It was found that nanotubes also have high optical nonlinearity (by 2 orders higher than widely used crystals KDP) and ultrafast periods of relaxation of electron excitations (about 100 fs). These properties gave the opportunity to use nanotubes as ultrafast modulators of light beams – saturable absorbers (SA) used for the implementation of self-mode-locking and formation of ultrashort (femtosecond) pulses in the lasers with near IR band [2–6] (Fig. 2); for the generation of optical harmonics [6, 7], for the creation of ultrafast photodetectors operating in broad spectral range . These capabilities are important for the development of optical communications (using the radiation with the fundamental wavelength of 1.5 µm), laser surgery and especially ophthalmological surgery (with the radiation of 1.8–2.2 µm), sensing of atmosphere pollution (with the wavelengths of more than 2 µm) and spectroscopy with time resolution.
Broad operating spectral range determined by nanotube geometry is one of their key unique characteristics. Until recently, the nanotubes synthesized by various methods (electric arc, laser ablation, chemical gas-phase deposition of methane or alcoholic fumes) have had the diameters of less than 2 nm. Over the recent years the capability of use of single-wall carbon nanotubes as the saturable absorbers in the lasers operating within the spectral range of 0.80–1.93 nm (from titanium-sapphire laser  to thulium fiber laser [5, 6]) was demonstrated. However, the capability to implement self-mode-locking and obtain sub-picosecond pulses is very important within the range 2.0–3.0 µm for the optical diagnostics of atmosphere and expansion of the class of lasers, which operate with the saturable absorbers based on SWCN. Recently developed aerosol method of synthesis using ferrocene in CO gas makes it possible to obtain the large nanotubes with the diameters up to 3.0 nm, absorption spectrum of which covers the range up to 3µm .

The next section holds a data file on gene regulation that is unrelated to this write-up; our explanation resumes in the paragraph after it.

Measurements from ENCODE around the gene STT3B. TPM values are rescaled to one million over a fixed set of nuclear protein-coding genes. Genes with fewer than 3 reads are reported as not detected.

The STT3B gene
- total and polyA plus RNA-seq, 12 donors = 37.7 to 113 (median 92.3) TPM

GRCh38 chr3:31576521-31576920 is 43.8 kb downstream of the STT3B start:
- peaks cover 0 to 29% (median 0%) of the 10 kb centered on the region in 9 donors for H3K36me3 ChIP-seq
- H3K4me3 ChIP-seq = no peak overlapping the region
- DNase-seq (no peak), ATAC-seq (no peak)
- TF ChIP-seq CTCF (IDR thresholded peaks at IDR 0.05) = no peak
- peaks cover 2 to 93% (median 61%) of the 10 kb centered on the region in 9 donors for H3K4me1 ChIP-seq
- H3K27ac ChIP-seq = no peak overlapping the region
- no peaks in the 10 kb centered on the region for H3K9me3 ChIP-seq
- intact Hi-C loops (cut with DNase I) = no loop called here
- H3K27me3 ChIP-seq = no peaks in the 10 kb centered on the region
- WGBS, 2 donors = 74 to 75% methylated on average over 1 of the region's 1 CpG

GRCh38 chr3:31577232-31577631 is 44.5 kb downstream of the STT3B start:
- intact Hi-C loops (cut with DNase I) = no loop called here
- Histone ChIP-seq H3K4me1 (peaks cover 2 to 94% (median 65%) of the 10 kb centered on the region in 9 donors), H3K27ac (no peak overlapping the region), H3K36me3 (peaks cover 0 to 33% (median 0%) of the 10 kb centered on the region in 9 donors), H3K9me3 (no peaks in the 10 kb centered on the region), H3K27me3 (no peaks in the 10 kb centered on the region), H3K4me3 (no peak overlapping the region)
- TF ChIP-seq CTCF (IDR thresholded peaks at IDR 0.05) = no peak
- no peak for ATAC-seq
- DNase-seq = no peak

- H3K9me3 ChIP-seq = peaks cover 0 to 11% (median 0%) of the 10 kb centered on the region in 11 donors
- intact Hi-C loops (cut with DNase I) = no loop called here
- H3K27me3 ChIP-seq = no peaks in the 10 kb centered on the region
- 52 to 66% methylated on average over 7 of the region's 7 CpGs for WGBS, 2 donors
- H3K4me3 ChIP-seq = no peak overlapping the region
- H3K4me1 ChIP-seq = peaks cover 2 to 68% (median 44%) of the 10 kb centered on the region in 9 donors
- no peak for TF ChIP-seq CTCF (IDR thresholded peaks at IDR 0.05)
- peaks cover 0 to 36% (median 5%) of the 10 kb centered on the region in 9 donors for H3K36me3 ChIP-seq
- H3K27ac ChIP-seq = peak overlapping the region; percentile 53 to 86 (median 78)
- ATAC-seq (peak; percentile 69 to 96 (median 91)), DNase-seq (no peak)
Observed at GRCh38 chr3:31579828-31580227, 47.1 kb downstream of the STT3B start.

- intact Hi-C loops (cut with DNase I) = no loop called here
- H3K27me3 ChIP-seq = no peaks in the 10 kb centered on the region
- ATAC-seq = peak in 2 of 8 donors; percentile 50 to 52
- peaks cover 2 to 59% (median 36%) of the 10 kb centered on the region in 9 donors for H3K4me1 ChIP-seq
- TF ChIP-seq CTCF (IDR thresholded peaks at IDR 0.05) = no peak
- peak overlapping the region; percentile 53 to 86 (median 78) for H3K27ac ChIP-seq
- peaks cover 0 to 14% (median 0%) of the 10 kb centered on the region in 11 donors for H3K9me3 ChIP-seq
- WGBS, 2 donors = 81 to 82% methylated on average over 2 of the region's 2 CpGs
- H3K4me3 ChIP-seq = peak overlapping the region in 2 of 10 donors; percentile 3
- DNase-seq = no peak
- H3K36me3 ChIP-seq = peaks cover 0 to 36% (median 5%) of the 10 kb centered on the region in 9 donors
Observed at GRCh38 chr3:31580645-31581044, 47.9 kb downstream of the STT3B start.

In 2004 graphene, the hexagonal carbon grid with the thickness of one atom, burst into the science . Relatively simple method of its obtainment and recording of several new fundamental effects in the material have agitated the scientific society and brought the Nobel Prize to its discoverers – immigrants from Russia, Andre Geim and Konstantin Novoselov. For photonics, the occurrence of graphene opened the fantastic capability of creation of nonlinear optical elements with practically unlimited spectral range – from medium infrared to terahertz region [11–12]. The Russian scientists managed to make contribution into the use of graphene saturable absorbers. In particular, the saturable losses at the wavelength of 10 µm, which is typical for СО2 laser widely used in technologies, were recorded and measured for the first time .
Graphene has all advantages of nanotubes (high optical nonlinearity and sub-picosecond periods of relaxation of electron excitations) but due to the linear dispersion of electron energy depending on the wave vector it can be used at any wavelength, while the nanotubes are more effective for the excitation with the wavelengths matching the maximums of their optical absorption. Maximum diameter, at which the single-wall nanotubes remain stable, is limited – about 3 nm. It means that maximum wavelength, at which the saturable absorbers of SWCN will operate, is not more than 3 µm.
About 12 years have passed since the time of initial experiments associated with the use of graphene structures in photonics. Paraphrasing well-known expression we can say that graphene "is inexhaustible in the same manner as atom". Nowadays, the new ideas on the graphene use for the generation of supercontinuum in fiber lasers, increase of optical nonlinearity of the films made of doped single-wall carbon nanotubes or graphene are occurring. When designing the compact lasers based on photonic crystals  or on-chip lasers, graphene is considered to be the only suitable saturable absorber which is capable to retain the diminutiveness of devices. Today, in Russia more than 5 groups in different cities (in Moscow, Novosibirsk, Chernogolovka, Nizhny Novgorod, Izhevsk, Saint Petersburg) are being involved in the studies of graphene photonics. It should be noted that their results meet the international standards and are fully competitive. It is possible that the time has come to make step from the laboratory studies to the industrial design.
The work is supported by the Russian Research Foundation within the framework of the project "Carbon Photonics".